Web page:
Today’s top organizations aren’t just looking for people, though – they’re looking for the best people! I often use the term “Top Talent.” We also have to remember that the war for talent  isn’t just about attracting potential employees,  but retaining existing staff.

So, how can your municipality better compete for ‘Top Talent’ and keep the talent you already have?

Five ways to compete for and keep ‘Top Talent’

  1. It’s all about your brand. Staff, especially younger staff, want to work for organizations that have a great reputation and an attractive culture. It’s never been more important to boost awareness of your municipality’s strongest assets and to be a values-driven organization that knows what it stands for and lives by those values.
  2. Rally around your purpose.Millennials, in particular, want to know the purpose of the organization they work for and how their work fits in to make a difference. Be clear about why your/their work matters and provide regular and individualized feedback to staff about how they meaningfully fit into the larger purpose.
  3. Offer a seat at the table. Millennials are the first generation that grew up sitting at the “adult table.” They’re not prepared to wait to be an influence. Consciously create an employee engagement program that involves employees of every age and level in bubbling up ideas to make your municipality stronger. The plurality of perspectives will make yours a better organization and more attractive to young, in-demand talent.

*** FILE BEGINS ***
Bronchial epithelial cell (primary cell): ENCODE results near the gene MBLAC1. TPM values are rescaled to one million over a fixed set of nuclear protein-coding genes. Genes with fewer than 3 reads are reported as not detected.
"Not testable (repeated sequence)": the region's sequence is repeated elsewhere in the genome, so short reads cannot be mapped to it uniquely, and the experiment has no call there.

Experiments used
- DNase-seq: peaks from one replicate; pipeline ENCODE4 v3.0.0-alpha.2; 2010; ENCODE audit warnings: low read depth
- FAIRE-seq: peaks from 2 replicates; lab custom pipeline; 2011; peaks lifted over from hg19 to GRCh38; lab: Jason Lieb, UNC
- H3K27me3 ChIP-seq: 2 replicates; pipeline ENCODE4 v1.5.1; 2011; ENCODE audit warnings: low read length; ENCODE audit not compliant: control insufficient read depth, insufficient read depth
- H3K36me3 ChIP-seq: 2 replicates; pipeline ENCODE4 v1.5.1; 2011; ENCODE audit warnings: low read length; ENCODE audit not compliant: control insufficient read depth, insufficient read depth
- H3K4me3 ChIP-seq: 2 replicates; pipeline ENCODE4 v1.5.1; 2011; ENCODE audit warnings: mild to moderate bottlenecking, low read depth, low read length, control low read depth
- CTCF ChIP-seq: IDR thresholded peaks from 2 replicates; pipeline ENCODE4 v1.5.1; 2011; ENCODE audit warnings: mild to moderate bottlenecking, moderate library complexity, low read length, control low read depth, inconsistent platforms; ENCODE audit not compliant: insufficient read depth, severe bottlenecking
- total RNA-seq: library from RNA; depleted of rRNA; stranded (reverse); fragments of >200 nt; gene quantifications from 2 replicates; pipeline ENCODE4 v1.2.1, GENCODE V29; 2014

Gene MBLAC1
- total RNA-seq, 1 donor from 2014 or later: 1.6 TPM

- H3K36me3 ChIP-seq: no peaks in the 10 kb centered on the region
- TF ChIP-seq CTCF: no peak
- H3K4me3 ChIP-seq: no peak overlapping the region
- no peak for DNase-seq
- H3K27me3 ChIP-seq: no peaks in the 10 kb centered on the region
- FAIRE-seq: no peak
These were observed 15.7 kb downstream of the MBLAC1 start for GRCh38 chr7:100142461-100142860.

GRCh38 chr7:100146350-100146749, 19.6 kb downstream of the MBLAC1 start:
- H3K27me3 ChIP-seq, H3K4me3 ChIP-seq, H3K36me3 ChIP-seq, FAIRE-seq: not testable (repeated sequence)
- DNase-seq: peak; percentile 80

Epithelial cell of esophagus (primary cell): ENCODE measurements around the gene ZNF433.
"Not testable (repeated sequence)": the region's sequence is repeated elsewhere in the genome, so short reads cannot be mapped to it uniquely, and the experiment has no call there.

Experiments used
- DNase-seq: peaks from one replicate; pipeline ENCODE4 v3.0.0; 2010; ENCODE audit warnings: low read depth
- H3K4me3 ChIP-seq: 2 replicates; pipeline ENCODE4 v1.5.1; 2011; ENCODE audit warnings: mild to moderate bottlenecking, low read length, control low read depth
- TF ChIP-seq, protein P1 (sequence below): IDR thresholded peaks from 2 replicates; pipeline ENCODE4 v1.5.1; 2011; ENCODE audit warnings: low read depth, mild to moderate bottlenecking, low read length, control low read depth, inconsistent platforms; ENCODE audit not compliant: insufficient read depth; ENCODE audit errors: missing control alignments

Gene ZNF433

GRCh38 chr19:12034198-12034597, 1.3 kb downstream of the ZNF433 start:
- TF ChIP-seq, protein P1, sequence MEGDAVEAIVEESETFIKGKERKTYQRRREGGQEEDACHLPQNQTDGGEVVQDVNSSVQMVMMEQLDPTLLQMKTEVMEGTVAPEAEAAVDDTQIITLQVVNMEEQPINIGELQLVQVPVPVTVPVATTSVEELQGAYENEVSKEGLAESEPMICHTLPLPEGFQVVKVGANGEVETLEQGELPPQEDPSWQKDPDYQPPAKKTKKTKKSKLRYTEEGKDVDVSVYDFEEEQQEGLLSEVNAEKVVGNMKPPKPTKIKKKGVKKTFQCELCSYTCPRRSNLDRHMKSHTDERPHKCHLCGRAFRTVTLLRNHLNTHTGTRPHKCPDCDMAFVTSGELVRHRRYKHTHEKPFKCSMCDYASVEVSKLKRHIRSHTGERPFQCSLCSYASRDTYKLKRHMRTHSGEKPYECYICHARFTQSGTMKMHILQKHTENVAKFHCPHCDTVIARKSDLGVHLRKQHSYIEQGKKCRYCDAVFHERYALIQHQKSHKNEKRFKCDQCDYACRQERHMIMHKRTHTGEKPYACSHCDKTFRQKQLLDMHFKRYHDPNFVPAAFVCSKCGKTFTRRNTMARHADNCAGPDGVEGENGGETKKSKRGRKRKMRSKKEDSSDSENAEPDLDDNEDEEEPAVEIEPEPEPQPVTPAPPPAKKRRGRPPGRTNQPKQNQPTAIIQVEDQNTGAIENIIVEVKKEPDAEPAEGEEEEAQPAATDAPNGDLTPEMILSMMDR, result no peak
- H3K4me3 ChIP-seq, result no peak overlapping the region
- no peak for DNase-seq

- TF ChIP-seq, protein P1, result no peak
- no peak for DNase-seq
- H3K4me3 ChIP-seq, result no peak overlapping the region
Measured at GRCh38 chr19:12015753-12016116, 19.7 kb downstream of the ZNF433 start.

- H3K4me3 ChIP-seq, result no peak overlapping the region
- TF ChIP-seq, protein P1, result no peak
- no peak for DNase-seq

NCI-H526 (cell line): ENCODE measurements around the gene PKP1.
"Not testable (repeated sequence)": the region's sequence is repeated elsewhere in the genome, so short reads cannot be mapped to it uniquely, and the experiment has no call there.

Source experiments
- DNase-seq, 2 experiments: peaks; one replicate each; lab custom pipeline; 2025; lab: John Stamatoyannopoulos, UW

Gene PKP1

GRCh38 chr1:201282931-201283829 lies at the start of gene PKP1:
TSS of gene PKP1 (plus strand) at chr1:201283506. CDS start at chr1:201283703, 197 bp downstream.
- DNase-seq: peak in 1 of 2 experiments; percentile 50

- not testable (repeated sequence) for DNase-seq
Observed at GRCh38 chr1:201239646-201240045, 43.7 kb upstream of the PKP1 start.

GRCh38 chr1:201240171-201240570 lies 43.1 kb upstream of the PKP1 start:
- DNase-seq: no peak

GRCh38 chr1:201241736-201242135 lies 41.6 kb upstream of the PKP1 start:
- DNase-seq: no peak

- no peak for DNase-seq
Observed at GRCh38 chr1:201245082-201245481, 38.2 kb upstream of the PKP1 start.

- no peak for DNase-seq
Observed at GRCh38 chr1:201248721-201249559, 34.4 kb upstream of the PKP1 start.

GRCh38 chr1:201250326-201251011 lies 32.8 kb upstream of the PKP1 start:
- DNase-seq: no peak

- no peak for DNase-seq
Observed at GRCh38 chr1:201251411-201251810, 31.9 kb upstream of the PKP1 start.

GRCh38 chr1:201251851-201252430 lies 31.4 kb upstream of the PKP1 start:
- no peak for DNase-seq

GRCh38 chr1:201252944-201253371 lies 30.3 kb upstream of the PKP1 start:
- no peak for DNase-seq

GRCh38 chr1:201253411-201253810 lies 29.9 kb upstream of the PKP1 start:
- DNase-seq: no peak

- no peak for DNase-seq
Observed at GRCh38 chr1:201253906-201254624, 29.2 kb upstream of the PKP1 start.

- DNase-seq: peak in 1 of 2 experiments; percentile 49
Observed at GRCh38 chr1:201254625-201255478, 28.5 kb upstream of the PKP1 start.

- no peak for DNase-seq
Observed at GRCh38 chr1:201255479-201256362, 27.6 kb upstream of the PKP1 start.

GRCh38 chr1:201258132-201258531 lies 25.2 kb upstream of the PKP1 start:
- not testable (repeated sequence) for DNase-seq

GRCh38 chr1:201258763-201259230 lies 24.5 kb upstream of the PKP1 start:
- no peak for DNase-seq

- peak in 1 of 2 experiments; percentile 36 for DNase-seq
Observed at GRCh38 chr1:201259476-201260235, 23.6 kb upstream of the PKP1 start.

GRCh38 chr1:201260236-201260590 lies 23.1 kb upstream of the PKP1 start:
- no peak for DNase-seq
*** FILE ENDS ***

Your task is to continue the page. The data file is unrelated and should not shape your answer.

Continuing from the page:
4. Embrace diversity.People want to work for organizations that, at least in part, look like them. Every municipality, no matter where it is, benefits from consciously building a diverse team, especially if it hopes to succeed in the talent hunt.
  5. Be family-friendly.Millennials are generally marrying and having children later,  but millennial households are more consensual, collaborative and equal, with more women earning graduate degrees and being the primary breadwinners. And 42 per cent of men serve as their family’s primary cooks! Look for millennial talent to drive further change in your workplace and insist on implementing flexibility and family-friendly policies.

On your marks, get set …

The race for finding and retaining top talent is on. Municipal employers who hope to compete successfully for younger employees now need to learn what consumer brands have already discovered: Give them what they want. And if you really want to hire someone exceptional, don’t be afraid to get some professional help. We, at Ravenhill Group, are always be  happy to hear from you, and ready to roll up our sleeves to find you the talent you need.

Bruce Malcolm

About the Author ()

Bruce's background includes 30+ years of human resource management experience covering all aspects of HR administration with a clear specialty in team building and recruiting. He created and developed the concept of “Ethical Head-Hunting™”. Bruce began his recruiting career in 1971 with Prudential Assurance.